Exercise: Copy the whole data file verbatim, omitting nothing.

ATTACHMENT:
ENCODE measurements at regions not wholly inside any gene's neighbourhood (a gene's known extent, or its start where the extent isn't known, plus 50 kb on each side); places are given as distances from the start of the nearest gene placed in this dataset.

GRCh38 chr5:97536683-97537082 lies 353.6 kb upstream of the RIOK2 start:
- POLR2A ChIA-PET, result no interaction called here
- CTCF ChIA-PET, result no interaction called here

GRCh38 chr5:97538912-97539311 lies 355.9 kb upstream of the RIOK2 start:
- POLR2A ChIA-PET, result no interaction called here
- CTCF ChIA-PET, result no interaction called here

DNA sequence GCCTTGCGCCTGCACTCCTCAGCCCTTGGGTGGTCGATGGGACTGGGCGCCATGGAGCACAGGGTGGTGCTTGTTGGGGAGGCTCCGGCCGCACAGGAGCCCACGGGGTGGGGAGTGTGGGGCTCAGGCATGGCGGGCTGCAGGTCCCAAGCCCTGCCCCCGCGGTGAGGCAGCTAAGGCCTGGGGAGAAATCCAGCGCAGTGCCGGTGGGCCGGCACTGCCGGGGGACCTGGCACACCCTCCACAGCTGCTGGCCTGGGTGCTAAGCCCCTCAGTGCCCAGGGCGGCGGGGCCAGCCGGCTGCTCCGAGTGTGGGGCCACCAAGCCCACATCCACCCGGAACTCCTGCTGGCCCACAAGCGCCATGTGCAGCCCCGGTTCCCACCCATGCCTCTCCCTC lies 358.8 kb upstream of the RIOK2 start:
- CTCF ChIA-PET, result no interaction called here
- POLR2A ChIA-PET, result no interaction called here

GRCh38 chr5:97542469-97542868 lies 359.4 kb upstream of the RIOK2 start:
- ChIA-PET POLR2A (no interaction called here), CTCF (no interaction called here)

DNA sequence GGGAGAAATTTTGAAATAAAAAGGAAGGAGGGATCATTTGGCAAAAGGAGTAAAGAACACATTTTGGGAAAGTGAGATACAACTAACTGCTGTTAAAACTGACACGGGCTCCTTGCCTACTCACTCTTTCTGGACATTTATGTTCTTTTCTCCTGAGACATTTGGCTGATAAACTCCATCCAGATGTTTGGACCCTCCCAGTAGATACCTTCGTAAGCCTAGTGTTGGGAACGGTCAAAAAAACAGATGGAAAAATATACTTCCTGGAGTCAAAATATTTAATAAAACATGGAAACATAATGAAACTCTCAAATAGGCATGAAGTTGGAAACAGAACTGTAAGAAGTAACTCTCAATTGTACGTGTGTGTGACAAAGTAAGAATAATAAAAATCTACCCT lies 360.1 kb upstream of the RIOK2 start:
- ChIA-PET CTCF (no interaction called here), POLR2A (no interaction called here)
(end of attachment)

ENCODE measurements at regions not wholly inside any gene's neighbourhood (a gene's known extent, or its start where the extent isn't known, plus 50 kb on each side); places are given as distances from the start of the nearest gene placed in this dataset.

GRCh38 chr5:97536683-97537082 lies 353.6 kb upstream of the RIOK2 start:
- POLR2A ChIA-PET, result no interaction called here
- CTCF ChIA-PET, result no interaction called here

GRCh38 chr5:97538912-97539311 lies 355.9 kb upstream of the RIOK2 start:
- POLR2A ChIA-PET, result no interaction called here
- CTCF ChIA-PET, result no interaction called here

DNA sequence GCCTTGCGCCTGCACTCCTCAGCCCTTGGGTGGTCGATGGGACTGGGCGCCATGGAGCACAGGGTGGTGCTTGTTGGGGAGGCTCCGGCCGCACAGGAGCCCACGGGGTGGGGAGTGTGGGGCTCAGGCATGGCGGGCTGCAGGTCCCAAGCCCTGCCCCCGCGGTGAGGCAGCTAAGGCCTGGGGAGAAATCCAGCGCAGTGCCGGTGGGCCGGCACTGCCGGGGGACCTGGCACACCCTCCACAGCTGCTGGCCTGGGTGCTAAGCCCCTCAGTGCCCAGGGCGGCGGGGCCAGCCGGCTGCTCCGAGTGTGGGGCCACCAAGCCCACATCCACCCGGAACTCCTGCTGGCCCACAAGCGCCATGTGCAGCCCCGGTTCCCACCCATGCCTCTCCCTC lies 358.8 kb upstream of the RIOK2 start:
- CTCF ChIA-PET, result no interaction called here
- POLR2A ChIA-PET, result no interaction called here

GRCh38 chr5:97542469-97542868 lies 359.4 kb upstream of the RIOK2 start:
- ChIA-PET POLR2A (no interaction called here), CTCF (no interaction called here)

DNA sequence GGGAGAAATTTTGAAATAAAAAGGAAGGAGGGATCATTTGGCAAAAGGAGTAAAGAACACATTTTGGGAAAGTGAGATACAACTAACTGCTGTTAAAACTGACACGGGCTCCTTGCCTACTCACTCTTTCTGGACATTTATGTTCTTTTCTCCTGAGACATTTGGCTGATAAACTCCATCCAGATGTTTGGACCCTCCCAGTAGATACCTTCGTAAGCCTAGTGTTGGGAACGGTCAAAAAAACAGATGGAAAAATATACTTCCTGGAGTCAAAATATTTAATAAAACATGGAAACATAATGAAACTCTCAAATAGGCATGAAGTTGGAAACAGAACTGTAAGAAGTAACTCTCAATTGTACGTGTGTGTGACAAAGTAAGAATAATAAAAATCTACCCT lies 360.1 kb upstream of the RIOK2 start:
- ChIA-PET CTCF (no interaction called here), POLR2A (no interaction called here)